The DeKalb County commission has approved adding a marker to the 111-year-old Confederate monument in Decatur Square that identifies it as a symbol of racism and white supremacy.
Commissioners also signed off on earmarking $3,000 to help pay for the marker and its installation outside the old county courthouse. They said the marker will provide important context to the controversial 30-foot-tall obelisk.
The monument was vandalized over Super Bowl weekend during the same time of a protest of Confederate symbols at Stone Mountain Park. If commissioners are ever successful in having the monument in Decatur Square relocated, the marker will move with it.
DeKalb commissioners are also in the process of installing another marker in Decatur Square near the new courthouse that would recognize lynchings that occurred in the county.
The full contextualizing statement about the Confederate monument approved by the county commission:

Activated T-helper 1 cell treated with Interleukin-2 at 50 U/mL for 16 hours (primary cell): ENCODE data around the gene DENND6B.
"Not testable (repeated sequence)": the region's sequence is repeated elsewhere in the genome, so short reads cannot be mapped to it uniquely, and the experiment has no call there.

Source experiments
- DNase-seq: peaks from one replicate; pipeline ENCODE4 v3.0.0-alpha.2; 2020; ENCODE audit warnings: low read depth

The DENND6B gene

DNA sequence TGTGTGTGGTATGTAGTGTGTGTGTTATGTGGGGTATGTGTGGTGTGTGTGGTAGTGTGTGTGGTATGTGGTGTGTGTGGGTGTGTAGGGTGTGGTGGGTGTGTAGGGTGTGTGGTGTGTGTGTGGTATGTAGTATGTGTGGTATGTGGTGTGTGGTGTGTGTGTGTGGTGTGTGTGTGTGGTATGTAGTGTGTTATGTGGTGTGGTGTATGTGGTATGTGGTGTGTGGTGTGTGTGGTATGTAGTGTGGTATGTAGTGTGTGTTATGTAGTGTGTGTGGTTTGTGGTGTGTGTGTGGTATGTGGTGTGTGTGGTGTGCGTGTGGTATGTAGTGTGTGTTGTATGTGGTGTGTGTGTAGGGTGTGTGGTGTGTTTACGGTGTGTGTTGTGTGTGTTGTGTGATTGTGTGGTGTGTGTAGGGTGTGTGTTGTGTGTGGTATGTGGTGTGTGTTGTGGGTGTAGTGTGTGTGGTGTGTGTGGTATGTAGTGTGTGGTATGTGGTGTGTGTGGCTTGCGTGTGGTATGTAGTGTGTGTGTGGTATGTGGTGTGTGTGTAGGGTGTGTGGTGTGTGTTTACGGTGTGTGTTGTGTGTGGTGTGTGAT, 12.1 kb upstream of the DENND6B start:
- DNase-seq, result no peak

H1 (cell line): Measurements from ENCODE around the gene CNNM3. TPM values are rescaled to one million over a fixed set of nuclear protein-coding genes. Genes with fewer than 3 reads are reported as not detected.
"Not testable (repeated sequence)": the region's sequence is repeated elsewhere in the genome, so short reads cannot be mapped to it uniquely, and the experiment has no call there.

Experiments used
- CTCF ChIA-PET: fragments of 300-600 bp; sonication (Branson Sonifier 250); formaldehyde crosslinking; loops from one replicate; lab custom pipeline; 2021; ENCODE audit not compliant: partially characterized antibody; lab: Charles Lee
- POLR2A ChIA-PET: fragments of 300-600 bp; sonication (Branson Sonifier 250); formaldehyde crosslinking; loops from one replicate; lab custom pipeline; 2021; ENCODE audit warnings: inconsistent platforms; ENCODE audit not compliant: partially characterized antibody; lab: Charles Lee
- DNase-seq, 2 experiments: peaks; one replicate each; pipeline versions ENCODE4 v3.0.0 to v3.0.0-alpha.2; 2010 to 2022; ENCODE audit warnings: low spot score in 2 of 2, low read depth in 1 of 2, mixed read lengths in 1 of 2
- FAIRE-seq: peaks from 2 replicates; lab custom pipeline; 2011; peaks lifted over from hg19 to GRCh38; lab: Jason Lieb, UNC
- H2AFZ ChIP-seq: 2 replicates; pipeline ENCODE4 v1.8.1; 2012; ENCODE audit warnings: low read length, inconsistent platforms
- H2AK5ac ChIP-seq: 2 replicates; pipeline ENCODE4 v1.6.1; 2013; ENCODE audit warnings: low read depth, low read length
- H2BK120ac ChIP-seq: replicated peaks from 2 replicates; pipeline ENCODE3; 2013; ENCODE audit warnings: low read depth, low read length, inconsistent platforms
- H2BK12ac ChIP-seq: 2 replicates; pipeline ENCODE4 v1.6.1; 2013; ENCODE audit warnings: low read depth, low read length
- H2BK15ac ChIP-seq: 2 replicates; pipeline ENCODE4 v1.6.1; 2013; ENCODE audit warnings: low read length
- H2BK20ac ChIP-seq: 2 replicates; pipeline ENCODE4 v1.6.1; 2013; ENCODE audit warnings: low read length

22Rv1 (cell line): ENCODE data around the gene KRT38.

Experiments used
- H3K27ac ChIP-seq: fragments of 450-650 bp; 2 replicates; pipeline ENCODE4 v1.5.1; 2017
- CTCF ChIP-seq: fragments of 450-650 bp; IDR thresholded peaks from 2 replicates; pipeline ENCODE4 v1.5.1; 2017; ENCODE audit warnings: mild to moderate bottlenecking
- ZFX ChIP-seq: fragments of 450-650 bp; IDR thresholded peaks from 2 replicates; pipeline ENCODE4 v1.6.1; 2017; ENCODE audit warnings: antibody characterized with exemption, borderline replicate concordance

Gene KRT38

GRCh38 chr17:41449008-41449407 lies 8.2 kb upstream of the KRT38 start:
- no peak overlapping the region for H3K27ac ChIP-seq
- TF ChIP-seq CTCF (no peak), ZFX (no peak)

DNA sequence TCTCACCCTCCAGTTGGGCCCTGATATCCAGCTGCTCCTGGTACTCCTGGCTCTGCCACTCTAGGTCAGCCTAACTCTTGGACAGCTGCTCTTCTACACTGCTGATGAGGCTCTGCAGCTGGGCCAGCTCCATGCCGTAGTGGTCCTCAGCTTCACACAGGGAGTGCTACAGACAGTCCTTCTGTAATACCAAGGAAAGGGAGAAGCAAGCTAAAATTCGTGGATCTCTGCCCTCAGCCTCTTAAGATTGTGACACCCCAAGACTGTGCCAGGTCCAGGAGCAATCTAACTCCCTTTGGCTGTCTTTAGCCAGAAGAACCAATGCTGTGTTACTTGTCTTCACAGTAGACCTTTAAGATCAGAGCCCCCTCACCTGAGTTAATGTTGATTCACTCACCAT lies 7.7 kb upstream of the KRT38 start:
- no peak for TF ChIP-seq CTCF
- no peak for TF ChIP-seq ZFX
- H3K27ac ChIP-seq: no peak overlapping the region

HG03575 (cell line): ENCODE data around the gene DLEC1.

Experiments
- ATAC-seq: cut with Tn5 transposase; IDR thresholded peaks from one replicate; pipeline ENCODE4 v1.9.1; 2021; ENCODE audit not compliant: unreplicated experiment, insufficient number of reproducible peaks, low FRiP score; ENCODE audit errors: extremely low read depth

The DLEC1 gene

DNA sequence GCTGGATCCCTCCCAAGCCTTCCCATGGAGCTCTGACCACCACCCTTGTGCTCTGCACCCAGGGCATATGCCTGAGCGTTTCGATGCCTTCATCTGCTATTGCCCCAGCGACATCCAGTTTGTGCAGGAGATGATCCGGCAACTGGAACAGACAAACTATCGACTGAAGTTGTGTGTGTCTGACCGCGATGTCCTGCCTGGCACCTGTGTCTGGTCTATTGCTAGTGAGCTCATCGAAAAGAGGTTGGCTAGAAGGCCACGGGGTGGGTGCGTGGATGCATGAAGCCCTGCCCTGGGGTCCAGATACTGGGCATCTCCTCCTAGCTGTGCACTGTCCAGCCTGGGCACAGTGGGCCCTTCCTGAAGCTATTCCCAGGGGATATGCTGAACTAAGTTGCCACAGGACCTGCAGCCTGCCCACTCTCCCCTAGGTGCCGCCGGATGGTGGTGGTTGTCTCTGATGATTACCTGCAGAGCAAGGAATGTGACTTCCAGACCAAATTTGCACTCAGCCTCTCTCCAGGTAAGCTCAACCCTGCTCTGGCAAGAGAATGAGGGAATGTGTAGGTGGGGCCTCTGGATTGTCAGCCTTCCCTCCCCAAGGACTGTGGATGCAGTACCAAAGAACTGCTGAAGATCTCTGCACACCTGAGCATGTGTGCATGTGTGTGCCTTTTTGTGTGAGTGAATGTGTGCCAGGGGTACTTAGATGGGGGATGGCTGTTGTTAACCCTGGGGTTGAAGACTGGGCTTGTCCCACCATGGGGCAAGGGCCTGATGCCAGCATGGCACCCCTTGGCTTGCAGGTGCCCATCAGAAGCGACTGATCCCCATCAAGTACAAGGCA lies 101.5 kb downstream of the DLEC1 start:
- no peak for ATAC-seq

“In 1908, this monument was erected at the DeKalb County Courthouse to glorify the ‘lost cause’ of the Confederacy and the Confederate soldiers who fought for it. It was privately funded by the A. Evans Camp of Confederate Veterans and the Agnes Lee Chapter of the United Daughters of the Confederacy. Located in a prominent public space, its presence bolstered white supremacy and faulty history, suggesting that the cause for the Civil War rested on southern Honor and States Rights rhetoric—instead of its real catalyst—American slavery. This monument and similar ones also were created to intimidate African Americans and limit their full participation in social and political life of their communities. It fostered a culture of segregation by implying that public spaces and public memory belonged to Whites. Since State law prohibited local governments from removing Confederate statues, DeKalb County contextualized this monument in 2019. DeKalb County officials and citizens believe that public history can be of service when it challenges us to broaden our sense of boundaries and includes community discussions of the victories and shortcomings of our shared histories.”
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